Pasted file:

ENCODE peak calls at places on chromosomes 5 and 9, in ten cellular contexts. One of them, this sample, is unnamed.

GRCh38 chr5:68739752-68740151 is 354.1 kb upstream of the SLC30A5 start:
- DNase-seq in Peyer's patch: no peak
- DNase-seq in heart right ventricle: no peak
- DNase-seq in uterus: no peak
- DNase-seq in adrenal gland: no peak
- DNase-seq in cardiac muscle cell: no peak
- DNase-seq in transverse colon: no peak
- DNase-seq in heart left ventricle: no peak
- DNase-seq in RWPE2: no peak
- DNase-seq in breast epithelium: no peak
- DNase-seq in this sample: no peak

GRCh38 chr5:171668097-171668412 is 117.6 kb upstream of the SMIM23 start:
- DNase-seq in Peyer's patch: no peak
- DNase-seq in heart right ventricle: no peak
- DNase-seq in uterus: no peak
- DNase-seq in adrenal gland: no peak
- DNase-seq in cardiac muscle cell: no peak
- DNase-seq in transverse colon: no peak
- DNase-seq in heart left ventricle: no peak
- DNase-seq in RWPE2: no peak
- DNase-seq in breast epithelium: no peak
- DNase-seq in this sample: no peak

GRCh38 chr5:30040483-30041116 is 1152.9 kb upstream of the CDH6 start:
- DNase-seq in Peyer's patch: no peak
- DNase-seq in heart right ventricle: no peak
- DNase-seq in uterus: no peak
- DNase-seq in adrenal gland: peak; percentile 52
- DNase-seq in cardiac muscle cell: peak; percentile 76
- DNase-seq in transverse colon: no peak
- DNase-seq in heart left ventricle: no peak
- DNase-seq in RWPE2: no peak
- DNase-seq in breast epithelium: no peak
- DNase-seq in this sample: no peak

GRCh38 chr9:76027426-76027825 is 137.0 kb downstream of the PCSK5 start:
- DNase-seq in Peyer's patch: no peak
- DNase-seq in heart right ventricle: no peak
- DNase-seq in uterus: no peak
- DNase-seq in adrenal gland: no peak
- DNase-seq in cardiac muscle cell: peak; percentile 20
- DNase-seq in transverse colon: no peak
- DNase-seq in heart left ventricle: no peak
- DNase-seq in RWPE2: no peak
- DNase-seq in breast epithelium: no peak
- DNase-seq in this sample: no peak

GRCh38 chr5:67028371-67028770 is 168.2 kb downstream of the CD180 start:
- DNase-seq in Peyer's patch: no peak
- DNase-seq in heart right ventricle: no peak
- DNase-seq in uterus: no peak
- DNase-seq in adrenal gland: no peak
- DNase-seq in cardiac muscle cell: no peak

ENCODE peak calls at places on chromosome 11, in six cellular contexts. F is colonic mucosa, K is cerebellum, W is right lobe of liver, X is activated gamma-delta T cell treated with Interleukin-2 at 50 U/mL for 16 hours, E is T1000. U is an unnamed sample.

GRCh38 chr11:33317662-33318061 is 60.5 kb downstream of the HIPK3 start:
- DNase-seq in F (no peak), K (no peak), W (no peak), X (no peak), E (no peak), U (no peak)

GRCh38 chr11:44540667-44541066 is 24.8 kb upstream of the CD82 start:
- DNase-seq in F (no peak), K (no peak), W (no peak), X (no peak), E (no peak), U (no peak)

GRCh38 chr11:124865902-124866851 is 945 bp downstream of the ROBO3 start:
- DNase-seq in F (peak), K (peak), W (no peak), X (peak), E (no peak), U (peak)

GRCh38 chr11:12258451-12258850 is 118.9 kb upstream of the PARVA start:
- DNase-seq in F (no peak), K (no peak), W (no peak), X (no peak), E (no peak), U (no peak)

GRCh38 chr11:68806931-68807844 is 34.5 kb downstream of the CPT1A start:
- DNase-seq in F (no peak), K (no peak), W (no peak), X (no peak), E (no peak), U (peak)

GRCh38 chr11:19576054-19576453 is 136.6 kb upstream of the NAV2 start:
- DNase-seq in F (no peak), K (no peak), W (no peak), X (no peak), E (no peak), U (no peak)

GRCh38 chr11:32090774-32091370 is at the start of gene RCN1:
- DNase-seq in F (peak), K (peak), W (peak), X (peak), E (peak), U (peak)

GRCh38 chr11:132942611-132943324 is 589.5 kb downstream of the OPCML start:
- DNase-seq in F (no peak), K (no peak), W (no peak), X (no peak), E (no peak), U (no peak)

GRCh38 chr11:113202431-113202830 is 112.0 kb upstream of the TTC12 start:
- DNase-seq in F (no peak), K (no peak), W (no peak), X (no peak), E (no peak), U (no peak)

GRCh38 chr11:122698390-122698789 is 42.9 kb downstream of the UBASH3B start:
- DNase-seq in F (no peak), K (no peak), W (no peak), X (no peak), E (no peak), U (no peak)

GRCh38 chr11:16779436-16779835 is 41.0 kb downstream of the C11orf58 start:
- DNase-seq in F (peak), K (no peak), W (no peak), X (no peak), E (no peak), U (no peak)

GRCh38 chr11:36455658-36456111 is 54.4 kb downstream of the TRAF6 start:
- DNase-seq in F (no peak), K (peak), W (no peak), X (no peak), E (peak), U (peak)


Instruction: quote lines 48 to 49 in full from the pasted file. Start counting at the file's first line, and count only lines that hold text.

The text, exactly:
- DNase-seq in heart right ventricle: no peak
- DNase-seq in uterus: no peak